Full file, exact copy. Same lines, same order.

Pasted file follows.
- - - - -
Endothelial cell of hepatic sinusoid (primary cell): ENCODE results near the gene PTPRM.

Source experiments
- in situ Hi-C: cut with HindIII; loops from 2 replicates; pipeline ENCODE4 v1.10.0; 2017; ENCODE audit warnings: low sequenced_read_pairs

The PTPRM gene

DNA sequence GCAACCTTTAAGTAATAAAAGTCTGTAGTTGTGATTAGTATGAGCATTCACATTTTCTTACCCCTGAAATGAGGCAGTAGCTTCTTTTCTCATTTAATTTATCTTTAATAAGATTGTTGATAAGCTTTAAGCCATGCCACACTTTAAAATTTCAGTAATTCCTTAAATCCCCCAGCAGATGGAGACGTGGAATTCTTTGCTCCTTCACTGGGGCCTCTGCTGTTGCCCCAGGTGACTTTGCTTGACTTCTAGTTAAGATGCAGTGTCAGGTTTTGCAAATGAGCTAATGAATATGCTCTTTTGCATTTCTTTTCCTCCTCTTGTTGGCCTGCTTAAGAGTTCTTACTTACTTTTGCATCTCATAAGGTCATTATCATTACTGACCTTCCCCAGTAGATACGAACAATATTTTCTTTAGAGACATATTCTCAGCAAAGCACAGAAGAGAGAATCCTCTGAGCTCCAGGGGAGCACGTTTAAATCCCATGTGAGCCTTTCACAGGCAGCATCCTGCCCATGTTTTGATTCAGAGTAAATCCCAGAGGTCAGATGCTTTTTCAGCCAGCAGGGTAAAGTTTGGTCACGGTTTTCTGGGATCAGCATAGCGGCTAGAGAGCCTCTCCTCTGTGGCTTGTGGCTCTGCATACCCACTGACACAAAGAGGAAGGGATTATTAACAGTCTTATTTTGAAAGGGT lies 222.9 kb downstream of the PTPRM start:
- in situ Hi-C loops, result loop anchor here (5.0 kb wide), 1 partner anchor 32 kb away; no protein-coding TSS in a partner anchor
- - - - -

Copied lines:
Endothelial cell of hepatic sinusoid (primary cell): ENCODE results near the gene PTPRM.

Source experiments
- in situ Hi-C: cut with HindIII; loops from 2 replicates; pipeline ENCODE4 v1.10.0; 2017; ENCODE audit warnings: low sequenced_read_pairs

The PTPRM gene

DNA sequence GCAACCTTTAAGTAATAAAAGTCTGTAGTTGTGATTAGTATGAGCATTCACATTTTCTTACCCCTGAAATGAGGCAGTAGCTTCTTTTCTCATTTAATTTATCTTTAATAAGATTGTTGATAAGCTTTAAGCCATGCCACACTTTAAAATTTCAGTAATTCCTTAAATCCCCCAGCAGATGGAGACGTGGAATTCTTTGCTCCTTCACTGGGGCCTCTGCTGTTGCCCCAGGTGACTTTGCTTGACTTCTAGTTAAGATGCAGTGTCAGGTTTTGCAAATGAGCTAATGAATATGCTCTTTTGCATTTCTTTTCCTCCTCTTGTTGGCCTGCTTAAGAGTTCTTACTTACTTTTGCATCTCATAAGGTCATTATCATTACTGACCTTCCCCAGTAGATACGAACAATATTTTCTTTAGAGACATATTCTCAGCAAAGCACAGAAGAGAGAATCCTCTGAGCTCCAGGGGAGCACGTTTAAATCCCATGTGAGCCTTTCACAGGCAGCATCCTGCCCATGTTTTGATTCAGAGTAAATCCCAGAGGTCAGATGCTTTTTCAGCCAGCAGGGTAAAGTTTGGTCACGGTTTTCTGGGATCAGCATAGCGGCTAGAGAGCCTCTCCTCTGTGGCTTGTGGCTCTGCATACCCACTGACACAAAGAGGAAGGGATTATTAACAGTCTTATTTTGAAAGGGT lies 222.9 kb downstream of the PTPRM start:
- in situ Hi-C loops, result loop anchor here (5.0 kb wide), 1 partner anchor 32 kb away; no protein-coding TSS in a partner anchor